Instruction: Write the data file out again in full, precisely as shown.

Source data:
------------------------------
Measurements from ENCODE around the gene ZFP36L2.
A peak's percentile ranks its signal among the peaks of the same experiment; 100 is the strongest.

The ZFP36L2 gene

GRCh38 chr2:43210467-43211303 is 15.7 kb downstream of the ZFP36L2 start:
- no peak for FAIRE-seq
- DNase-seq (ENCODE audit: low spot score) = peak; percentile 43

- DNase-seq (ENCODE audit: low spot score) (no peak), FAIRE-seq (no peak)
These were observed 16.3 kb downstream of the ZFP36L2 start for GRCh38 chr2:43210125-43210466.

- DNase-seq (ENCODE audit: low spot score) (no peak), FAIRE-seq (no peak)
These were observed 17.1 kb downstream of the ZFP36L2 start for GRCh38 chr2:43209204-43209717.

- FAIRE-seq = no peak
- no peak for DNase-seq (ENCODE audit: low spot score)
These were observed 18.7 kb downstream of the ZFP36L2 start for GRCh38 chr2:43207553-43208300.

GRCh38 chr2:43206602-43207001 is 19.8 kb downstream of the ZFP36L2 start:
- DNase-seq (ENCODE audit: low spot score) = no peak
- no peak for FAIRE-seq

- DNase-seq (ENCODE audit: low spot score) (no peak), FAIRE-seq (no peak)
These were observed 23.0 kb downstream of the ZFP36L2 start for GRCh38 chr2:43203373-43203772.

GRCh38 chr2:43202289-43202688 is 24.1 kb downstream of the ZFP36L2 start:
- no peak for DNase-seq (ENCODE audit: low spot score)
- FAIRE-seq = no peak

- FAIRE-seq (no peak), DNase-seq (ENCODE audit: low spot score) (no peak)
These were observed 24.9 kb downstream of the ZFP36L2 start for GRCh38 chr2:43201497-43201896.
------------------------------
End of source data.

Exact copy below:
Measurements from ENCODE around the gene ZFP36L2.
A peak's percentile ranks its signal among the peaks of the same experiment; 100 is the strongest.

The ZFP36L2 gene

GRCh38 chr2:43210467-43211303 is 15.7 kb downstream of the ZFP36L2 start:
- no peak for FAIRE-seq
- DNase-seq (ENCODE audit: low spot score) = peak; percentile 43

- DNase-seq (ENCODE audit: low spot score) (no peak), FAIRE-seq (no peak)
These were observed 16.3 kb downstream of the ZFP36L2 start for GRCh38 chr2:43210125-43210466.

- DNase-seq (ENCODE audit: low spot score) (no peak), FAIRE-seq (no peak)
These were observed 17.1 kb downstream of the ZFP36L2 start for GRCh38 chr2:43209204-43209717.

- FAIRE-seq = no peak
- no peak for DNase-seq (ENCODE audit: low spot score)
These were observed 18.7 kb downstream of the ZFP36L2 start for GRCh38 chr2:43207553-43208300.

GRCh38 chr2:43206602-43207001 is 19.8 kb downstream of the ZFP36L2 start:
- DNase-seq (ENCODE audit: low spot score) = no peak
- no peak for FAIRE-seq

- DNase-seq (ENCODE audit: low spot score) (no peak), FAIRE-seq (no peak)
These were observed 23.0 kb downstream of the ZFP36L2 start for GRCh38 chr2:43203373-43203772.

GRCh38 chr2:43202289-43202688 is 24.1 kb downstream of the ZFP36L2 start:
- no peak for DNase-seq (ENCODE audit: low spot score)
- FAIRE-seq = no peak

- FAIRE-seq (no peak), DNase-seq (ENCODE audit: low spot score) (no peak)
These were observed 24.9 kb downstream of the ZFP36L2 start for GRCh38 chr2:43201497-43201896.